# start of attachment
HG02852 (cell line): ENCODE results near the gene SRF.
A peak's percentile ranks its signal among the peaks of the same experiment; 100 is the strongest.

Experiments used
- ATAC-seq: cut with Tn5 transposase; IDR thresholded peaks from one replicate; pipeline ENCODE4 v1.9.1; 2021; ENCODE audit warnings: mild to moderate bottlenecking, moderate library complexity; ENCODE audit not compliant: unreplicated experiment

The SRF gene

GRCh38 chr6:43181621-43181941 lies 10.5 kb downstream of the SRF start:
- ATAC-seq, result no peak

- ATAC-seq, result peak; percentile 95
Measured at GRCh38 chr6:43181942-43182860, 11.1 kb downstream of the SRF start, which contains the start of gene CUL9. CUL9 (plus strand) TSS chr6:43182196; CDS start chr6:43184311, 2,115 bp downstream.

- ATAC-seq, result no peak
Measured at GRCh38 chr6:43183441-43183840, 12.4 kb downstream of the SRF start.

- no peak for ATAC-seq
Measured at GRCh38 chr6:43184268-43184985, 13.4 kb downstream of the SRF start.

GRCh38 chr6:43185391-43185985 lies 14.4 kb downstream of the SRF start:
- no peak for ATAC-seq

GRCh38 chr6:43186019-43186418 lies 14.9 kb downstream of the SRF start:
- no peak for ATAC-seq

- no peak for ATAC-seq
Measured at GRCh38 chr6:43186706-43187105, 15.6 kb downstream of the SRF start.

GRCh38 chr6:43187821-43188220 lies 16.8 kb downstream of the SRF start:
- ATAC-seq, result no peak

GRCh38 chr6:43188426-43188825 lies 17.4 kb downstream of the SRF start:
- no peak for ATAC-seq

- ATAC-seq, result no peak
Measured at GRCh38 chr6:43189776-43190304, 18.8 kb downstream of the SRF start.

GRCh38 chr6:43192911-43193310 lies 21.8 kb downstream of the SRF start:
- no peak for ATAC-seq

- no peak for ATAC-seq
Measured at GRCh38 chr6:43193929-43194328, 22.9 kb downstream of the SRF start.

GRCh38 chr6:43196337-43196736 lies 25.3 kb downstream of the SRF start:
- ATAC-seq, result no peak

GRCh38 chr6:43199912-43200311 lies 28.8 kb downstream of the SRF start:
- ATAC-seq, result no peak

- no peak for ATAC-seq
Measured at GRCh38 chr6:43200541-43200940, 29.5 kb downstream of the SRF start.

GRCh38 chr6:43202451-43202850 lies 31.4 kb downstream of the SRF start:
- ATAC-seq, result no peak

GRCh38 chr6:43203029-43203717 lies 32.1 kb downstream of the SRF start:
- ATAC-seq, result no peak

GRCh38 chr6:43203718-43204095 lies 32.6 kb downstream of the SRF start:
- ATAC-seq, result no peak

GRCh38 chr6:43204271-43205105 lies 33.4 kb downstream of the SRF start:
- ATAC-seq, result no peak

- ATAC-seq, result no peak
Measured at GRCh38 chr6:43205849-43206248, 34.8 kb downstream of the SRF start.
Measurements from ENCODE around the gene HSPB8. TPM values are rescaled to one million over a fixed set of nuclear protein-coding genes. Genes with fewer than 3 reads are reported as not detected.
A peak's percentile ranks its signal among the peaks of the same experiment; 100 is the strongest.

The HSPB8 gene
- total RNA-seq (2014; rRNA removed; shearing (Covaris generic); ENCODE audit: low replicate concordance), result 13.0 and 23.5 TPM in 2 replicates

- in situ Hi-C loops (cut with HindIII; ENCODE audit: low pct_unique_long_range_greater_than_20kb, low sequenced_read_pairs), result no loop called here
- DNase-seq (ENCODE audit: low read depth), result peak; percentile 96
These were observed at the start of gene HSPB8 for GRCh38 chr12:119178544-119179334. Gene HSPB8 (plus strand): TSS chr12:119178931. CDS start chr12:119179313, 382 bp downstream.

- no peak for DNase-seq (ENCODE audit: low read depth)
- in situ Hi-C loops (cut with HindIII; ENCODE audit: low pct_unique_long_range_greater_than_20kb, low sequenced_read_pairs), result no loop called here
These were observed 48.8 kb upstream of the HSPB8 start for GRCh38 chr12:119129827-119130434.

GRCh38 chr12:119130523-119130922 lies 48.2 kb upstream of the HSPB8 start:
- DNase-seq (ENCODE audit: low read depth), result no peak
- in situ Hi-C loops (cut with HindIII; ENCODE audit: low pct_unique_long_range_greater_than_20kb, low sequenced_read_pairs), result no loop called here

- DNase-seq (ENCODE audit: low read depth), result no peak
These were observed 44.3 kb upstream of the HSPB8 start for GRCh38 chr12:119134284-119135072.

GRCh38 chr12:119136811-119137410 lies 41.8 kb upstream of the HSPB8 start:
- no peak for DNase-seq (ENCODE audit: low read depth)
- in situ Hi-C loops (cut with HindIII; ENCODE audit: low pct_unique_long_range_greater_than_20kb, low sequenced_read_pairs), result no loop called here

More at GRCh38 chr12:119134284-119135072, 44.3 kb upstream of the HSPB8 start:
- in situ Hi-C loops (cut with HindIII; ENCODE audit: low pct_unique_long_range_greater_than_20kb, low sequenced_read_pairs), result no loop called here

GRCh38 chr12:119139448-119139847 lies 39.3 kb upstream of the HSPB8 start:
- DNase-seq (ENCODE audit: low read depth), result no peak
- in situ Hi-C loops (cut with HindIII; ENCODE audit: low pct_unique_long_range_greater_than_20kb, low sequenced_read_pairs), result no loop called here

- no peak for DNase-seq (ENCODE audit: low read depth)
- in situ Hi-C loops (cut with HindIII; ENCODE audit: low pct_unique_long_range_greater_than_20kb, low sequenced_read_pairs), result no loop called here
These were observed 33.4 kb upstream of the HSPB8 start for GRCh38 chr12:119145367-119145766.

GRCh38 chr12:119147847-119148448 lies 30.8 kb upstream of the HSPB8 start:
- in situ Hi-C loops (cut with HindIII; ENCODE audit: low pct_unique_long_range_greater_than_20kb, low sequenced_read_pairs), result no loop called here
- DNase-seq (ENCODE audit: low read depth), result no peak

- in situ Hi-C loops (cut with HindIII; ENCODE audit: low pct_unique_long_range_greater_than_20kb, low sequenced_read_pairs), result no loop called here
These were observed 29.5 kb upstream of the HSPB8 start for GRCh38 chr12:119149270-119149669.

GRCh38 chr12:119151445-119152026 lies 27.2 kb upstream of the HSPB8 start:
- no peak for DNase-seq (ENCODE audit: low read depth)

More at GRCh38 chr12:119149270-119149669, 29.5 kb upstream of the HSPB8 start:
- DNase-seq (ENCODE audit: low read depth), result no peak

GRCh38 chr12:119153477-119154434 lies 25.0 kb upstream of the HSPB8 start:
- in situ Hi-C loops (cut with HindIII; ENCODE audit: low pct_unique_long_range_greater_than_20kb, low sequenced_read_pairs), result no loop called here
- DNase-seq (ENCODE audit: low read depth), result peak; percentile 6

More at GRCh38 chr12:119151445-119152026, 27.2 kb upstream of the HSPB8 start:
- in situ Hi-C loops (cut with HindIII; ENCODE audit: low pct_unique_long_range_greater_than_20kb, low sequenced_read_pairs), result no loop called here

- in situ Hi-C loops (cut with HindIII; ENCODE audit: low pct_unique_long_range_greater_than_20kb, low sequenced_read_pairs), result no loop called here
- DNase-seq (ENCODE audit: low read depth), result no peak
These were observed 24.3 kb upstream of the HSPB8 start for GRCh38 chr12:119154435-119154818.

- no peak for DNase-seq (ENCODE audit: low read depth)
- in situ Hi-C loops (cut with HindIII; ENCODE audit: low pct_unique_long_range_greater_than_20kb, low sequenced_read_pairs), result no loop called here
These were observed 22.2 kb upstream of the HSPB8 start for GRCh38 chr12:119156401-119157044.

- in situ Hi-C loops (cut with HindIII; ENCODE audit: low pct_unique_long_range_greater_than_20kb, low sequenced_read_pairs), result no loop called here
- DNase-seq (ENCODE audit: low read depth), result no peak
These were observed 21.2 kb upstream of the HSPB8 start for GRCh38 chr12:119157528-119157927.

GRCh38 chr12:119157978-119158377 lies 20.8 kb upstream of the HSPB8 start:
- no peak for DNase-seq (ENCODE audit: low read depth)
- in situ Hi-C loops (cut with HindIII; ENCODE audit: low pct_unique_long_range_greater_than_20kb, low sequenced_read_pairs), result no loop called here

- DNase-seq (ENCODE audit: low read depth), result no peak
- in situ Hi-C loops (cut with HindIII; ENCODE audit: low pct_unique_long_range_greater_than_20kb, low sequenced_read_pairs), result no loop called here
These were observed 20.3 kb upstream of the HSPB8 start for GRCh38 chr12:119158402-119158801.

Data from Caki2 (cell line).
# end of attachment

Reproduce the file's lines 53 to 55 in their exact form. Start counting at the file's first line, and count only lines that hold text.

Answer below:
- no peak for DNase-seq (ENCODE audit: low read depth)
- in situ Hi-C loops (cut with HindIII; ENCODE audit: low pct_unique_long_range_greater_than_20kb, low sequenced_read_pairs), result no loop called here
These were observed 48.8 kb upstream of the HSPB8 start for GRCh38 chr12:119129827-119130434.